Evaluation of Genetic Diversity, Drug Resistance Mutational and Cytokine Patterns on Hepatotoxicity Markers among Hiv Patients in Northwest Region, Cameroon
Lem, Edith Abongwa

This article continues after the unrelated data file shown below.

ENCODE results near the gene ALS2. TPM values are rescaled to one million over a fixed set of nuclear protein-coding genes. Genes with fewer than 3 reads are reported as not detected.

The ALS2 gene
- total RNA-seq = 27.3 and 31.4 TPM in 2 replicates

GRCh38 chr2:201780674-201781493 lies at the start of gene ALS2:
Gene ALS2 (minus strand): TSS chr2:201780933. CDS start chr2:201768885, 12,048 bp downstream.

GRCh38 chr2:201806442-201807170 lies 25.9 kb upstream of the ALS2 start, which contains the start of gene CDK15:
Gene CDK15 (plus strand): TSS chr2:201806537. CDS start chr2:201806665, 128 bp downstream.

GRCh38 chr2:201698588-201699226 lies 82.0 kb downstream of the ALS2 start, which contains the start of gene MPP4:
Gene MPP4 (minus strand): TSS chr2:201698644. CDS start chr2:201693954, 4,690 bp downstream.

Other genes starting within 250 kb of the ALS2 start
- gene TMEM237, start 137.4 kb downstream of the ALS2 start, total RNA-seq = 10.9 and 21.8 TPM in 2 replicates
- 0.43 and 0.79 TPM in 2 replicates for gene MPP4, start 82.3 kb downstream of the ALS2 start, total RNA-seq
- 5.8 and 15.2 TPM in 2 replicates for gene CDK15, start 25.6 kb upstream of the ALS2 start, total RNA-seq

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Highly active anti-retroviral therapy (HAART) has been known to cause hepatotoxicity despite its benefit to improve the morbidity and mortality associated with HIV infections. However, the impact of HAART on HIV subtypes, drug resistance mutations and cytokine profiles, is not yet fully elucidated especially in the Northwest Region (NWR) of Cameroon. Therefore, this study was carried out with aim of determining the effect of HIV-1 subtypes, drug resistance mutations, cytokine profiles and risk factors on hepatotoxicity markers among HIV-1 drug naïve adults in the NWR of Cameroon. This was a longitudinal study conducted from February to November 2016 and newly diagnosed HIV-1 drug-naive patients were recruited into the study. Stratified and simple random sampling techniques were used in selecting the five study sites. Blood samples were collected prior to HAART initiation Day (D) 0 and at D30 and D180. The participants were placed on either Tenofovir (TDF) + Lamivudine (3TC) + Efavirenz (EFV) or Zidovudine (AZT) + 3TC + Nevirapine (NVP) or AZT+3TC+EFV regimens. Serum levels of alanine aminotransferases (ALT), aspartate aminotransferases (AST) and alkaline phosphatase (ALP) were analyzed. Human Th1/Th2/Th17 cytokines were measured using a cytometric bead array assay. Genotypic and transmitted drug resistance (TDR) analyses were performed by sequencing HIV virus using an in-house protocol. Data were analyzed using SPSS vs. 23 and Graph pad prism 6. HIV-1 subtypes were determined phylogenetically using MEGA vs. 7 while TDR and resistance-associated mutations (RAMs) were identified using the Stanford HIVDR interpretation program. The level of significance was set at 5%. In all, 100 individuals participated in the study with a mean (age range) of 36.5 (18-61) years. Of this, 37(37%) and 49(49%) patients presented with hepatotoxicity while 15% and 28% of patients had severe hepatotoxicity at D30 and D180 respectively. Serum levels of ALT, AST and ALP increased significantly (p<0.05) with increased treatment duration and in patients on AZT+3TC+NVP treatment. Multivariate analysis showed that age <30 years, low BMI, low monthly income and the use of AZT+3TC+NVP regimen were independent risk factors for severe hepatotoxicity. Mean interleukin (IL)-6 and IL-17A, were significantly (p<0.05) high in patients with hepatotoxicity compared to patients without hepatotoxicity at D30 and D180. HIV-1 subtype revealed that CRF02 _AG (75.3.0%) was the most predominant subtype. The prevalence of hepatotoxicity was highest at 70.3% (26/37) among individual harboring CRF02_AG virus. This study shows that 9 (11.1%) patients were infected with HIV variants that carried RAMs associated with NRTI; 8.6% (7/81), NNRTI; 4.9% (4/81) and PI; 1.2% (1/81). Seven of the nine patients with TDR developed hepatotoxicity of different grades at D180. Thus the use of NVP based regimen should not be recommended for patients less than 30 years and with low baseline BMI. IL-6 and IL-17A seem to play a significant role in the pathophysiology of hepatotoxicity. CRF02_AG was the most predominant HIV strain. Despite the sample size, these findings highlight a caution in the management of hepatotoxicity and the need for continuous surveillance for TDR.